Sylvia Goodwin – Port of Bellingham. This parcel is bordered to the south by SSC, and to the north by the Port. When this opportunity came up, F Street provides good access to the property to the south. Hilton provides good access to the north. This right-of-way doesn't access anything other than SSC. They want to put in better paving and stormwater. SSC will pay fair market value for their half, and the Port will continue to lease their half to SSC. It will give more latitude for parking and managing stormwater within the right-of-way.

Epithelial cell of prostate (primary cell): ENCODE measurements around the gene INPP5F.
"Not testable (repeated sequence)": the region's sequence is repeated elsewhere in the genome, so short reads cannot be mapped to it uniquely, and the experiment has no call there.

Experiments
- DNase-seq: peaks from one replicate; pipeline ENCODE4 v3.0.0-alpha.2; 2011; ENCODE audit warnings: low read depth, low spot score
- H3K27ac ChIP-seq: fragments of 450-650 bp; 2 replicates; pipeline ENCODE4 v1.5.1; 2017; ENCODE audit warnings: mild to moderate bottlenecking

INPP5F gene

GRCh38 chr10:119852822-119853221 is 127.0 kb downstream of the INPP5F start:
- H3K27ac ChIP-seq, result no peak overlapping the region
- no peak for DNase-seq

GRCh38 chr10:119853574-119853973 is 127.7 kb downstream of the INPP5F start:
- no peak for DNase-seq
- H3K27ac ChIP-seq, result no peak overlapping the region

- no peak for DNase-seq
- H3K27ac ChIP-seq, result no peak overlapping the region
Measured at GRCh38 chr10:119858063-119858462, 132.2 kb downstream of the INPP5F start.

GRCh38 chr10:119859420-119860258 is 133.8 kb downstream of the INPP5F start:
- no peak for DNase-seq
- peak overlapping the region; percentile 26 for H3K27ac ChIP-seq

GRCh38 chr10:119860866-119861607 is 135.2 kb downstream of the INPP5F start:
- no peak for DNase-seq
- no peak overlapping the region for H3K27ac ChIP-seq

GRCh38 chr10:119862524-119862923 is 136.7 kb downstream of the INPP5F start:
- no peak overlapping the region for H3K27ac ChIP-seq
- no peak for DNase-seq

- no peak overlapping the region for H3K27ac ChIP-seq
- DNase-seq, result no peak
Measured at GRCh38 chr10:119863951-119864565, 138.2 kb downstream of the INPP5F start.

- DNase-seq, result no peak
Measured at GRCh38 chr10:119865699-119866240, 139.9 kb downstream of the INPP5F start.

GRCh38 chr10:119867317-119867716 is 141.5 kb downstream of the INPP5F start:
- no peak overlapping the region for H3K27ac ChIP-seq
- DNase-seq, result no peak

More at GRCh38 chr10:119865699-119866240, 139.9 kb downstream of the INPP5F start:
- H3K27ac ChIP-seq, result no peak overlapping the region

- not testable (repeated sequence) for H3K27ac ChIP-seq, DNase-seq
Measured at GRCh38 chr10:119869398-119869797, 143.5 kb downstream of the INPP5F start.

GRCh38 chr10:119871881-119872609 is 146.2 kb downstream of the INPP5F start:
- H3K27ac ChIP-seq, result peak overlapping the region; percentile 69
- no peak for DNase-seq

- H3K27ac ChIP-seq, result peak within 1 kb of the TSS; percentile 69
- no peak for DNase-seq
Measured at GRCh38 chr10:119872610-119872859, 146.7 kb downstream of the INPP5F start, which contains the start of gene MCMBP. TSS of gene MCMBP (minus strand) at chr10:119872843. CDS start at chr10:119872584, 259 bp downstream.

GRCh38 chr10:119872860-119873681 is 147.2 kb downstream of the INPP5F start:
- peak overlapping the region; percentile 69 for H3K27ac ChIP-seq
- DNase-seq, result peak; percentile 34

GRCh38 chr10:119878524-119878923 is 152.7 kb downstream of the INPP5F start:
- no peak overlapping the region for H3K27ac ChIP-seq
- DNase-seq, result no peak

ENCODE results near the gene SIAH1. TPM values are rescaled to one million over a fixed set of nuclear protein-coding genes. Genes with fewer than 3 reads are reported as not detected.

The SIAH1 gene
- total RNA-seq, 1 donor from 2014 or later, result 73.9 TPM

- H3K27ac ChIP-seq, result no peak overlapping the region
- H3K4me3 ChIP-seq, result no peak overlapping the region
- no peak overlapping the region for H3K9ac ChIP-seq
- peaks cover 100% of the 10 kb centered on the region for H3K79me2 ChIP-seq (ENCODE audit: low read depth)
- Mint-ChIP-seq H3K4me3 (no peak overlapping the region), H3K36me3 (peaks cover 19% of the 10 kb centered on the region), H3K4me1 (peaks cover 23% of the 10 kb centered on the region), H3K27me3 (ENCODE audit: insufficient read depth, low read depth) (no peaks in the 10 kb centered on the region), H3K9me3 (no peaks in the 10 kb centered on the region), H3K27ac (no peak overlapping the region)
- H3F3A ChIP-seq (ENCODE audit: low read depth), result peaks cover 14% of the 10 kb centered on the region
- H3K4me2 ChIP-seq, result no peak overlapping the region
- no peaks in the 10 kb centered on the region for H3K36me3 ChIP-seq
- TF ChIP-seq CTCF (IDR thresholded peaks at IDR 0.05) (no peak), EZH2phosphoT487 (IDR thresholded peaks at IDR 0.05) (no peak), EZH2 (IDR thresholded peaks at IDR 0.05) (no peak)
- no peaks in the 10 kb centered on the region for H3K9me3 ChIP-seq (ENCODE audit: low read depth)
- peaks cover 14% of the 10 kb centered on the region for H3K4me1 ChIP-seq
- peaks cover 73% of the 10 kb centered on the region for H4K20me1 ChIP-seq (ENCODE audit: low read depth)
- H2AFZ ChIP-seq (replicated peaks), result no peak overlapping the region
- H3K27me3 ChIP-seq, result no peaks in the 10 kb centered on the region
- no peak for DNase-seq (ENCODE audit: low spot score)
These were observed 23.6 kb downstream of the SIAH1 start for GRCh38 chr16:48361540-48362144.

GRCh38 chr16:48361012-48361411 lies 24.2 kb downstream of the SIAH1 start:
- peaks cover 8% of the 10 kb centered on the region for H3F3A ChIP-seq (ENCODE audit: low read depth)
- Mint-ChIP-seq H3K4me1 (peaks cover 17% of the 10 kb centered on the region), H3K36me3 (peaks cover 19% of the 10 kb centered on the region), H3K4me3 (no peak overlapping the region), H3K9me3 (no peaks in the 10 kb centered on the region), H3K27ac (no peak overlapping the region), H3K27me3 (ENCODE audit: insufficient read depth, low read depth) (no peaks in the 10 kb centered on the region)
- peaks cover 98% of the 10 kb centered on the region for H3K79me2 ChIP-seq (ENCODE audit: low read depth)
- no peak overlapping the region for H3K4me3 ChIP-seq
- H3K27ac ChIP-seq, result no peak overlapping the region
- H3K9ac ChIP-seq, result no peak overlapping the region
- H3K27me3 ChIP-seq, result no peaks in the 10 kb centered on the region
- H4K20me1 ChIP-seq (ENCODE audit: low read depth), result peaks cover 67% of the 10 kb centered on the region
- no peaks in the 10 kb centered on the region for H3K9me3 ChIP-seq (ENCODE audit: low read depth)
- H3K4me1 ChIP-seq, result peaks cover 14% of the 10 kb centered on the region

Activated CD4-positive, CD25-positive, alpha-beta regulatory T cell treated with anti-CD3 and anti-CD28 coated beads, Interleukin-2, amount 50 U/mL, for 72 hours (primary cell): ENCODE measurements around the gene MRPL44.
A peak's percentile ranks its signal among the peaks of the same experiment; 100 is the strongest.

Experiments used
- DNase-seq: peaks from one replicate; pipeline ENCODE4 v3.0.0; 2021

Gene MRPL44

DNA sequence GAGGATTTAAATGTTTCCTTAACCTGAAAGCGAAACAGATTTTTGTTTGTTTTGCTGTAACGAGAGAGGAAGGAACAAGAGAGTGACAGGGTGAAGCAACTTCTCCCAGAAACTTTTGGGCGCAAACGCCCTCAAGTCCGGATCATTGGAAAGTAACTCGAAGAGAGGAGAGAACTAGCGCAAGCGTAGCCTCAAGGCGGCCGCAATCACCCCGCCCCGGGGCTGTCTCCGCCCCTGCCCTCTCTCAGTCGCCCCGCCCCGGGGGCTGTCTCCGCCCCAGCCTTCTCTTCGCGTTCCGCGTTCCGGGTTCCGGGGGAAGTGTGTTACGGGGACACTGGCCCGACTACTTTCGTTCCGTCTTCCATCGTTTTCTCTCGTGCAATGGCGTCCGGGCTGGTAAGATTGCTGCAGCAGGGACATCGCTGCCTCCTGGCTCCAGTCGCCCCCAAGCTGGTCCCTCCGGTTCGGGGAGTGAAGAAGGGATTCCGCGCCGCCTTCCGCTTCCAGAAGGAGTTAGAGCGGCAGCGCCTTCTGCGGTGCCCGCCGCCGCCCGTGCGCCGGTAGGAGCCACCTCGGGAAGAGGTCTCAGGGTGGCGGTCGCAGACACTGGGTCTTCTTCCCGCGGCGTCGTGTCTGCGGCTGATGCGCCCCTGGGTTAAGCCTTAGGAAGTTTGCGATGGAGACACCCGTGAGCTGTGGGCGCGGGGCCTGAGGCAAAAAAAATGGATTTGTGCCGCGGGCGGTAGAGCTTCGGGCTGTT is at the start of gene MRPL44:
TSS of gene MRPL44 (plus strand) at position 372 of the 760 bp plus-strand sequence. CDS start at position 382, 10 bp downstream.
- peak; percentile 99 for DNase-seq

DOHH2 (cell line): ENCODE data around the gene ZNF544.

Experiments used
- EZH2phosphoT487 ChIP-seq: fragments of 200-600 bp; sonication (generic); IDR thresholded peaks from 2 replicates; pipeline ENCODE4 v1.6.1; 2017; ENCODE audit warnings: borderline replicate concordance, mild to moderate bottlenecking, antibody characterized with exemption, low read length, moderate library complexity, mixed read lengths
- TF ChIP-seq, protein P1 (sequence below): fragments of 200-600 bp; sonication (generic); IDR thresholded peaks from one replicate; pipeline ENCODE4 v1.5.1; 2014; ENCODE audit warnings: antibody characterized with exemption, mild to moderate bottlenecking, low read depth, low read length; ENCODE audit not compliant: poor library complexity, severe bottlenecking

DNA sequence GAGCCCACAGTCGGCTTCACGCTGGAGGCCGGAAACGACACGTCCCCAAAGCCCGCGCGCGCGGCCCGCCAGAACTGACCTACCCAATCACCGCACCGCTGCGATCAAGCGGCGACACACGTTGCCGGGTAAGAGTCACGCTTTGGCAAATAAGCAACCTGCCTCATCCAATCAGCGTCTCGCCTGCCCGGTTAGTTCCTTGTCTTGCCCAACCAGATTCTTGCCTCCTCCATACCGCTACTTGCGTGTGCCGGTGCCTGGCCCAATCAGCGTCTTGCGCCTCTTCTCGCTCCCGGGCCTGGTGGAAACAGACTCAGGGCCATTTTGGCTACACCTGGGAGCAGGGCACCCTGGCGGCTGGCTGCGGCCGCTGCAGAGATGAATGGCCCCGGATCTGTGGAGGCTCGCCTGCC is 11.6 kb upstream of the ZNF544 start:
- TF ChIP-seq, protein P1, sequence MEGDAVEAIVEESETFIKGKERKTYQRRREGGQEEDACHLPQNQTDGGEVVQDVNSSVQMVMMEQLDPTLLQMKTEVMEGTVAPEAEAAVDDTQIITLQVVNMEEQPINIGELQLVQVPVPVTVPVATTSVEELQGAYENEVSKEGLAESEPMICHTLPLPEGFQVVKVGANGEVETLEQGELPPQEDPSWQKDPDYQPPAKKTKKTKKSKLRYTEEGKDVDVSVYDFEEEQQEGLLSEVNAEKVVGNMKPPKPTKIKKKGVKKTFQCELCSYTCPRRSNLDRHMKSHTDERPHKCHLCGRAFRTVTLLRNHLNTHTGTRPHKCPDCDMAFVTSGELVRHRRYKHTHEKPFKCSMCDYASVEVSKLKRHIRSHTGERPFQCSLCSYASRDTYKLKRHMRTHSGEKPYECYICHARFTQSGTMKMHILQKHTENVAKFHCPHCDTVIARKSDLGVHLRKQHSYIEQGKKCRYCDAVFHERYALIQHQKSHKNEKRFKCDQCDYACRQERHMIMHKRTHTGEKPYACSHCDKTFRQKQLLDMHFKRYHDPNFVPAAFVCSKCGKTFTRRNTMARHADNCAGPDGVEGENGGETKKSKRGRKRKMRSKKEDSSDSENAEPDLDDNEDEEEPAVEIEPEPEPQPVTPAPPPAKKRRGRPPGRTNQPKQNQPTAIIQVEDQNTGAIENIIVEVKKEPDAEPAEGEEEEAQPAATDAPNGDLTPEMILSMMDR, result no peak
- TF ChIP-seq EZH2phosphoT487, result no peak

Wendy Harris – Would like to see the public right-of-ways protected to the maximum extent possible. If we need to restore habitat and set area aside, then that is in the public's interest. The areas being vacated, the city and the port want to develop that land. It is going to be lost into private hands. Wildlife concerns will not be addressed if that land is privatized. Bellingham Bay is crucial to us. Did not have time to really study this third item. The city and port have not met their burden of proof. Require them to make sure that the ordinances exist and they are finalized, some specificity as to what is being given and what is being gained.

Hearing Examiner – Anything further? Will hold the record open until the end of the business day on October 31st. They can be submitted electronically or in-person. Thank you.



Prepared by: Kristina J. Bowker, Assistant to the Hearing Examiner
Reviewed by: Steve Sundin, Planner II